Plan to halt vehicles used as visitor lodging, cap tourist units advances
A plan to put the brakes on camper vans and other recreational vehicles used for visitor lodging moved ahead Friday.
If approved, the proposed bill would also cap hotel and other transient accommodations as a way to stem the negative impacts of over-tourism.
Maui County Council voted 6-3 on the measure Friday, with Council Members Alice Lee, Yuki Lei Sugimura and Tasha Kama dissenting. Now, the plan will be sent to the county planning commissions and other advisory panels. After feedback, it will be returned to the council for consideration.
Driven by US Mainland pent-up demand and savings, the visitor industry, which was suppressed at the pandemic’s onset, has rebounded faster than experts had predicted. Visitor arrivals are expected to meet and surpass pre-pandemic highs in the next few years — if not sooner, state reports show.
Several state and county leaders have been looking at ways to mitigate the negative impacts of over-tourism, such as crowding infrastructure, draining natural resources and hurting resident quality of life.
The council’s proposed bill would change zoning rules to set transient accommodation caps. It would also ban temporary parking of camper vans and recreational vehicles if rented for short-term accommodations or commercial reasons, unless it’s allowed by zoning and the right permit is obtained.
Camper vans, along with Jeeps and other vehicles with camping accessories, have spilled into residential areas, coastlines and other roadways within recent years.
While some vehicles are advertised online as affordable ways to stay on Maui, residents and county leaders have said they are littering roadways and bypassing transient accommodation taxes.
On the heels of a two-year moratorium on new construction for hotel and other visitor units, the transient cap proposal was created by a council subcommittee that studied ways to manage tourism on Maui.
Several months of testimony on the hotel moratorium and visitor accommodation caps have drawn strong support from residents and steady pushback from industry leaders.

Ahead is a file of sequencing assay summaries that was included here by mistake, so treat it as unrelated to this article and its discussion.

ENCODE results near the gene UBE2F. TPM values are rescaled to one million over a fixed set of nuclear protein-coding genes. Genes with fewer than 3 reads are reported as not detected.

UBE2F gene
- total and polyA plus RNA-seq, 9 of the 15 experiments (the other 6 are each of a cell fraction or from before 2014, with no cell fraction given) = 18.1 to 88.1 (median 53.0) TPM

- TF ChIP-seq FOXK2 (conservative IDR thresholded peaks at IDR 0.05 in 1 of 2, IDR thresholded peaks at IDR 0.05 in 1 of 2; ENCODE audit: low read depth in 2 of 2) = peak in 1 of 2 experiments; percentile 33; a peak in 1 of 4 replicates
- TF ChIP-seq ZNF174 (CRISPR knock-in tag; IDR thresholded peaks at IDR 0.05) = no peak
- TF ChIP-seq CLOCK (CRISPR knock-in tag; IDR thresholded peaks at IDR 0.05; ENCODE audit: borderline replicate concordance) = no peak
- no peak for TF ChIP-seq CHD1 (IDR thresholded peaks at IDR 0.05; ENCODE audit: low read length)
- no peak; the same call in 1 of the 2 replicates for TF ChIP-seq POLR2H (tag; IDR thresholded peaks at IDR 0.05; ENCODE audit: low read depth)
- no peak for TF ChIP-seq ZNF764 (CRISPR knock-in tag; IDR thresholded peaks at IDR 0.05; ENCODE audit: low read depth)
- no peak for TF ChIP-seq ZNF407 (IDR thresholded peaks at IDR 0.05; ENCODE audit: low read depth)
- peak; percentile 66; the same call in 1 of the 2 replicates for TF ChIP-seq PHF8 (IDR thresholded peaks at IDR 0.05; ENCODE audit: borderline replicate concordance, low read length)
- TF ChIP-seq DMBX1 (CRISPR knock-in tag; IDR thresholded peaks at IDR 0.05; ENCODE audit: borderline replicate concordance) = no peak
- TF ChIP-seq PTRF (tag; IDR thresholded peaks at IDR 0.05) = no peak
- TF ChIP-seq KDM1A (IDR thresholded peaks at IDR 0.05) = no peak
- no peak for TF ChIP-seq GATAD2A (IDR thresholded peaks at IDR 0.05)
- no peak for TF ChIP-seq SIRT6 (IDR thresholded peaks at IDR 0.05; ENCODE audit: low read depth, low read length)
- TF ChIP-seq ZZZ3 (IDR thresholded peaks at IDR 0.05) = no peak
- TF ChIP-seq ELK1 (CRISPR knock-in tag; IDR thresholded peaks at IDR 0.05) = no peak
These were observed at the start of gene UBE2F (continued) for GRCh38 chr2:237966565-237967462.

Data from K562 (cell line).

Upcountry resident Jordan Hocker during Friday’s council meeting said she won’t drive to South or West Maui unless she has to because of jam-packed infrastructure overrun by tourism.
Hocker, who has testified several times over months of council hearings, encouraged Maui leaders to follow through with what’s being asked of them: Manage the visitor industry by putting a limit on hotel and other transient accommodations.
“The resolution is a forward step in doing what’s being asked by members of the public, which is management of tourism,” she testified Friday. “As we heard from lobbyists in the past, the industry does not have intentions of curbing their growth or stopping.”
Other residents echoed similar support for the measure.
“We need more homes, not hotels,” South Maui resident David Dorn said.
Maui shoreline activist Kai Nishiki backed the plan and highlighted the negative impacts of a “relentless onslaught of tourism gone wild.”
“Voters are paying attention; it’s election season,” she said during testimony.
However, industry leaders and the three dissenting council members have said capping rooms won’t stop visitors from coming. Some have said it could have negative consequences, such as causing illegal short-term rentals to flourish or hurting local construction and hotel jobs.
Sugimura on Friday said she is voting against the plan, just as she did in committee.
“I believe we need to understand the balance there is in the visitor industry as well as develop other industries,” she said. “I don’t think this is the solution.”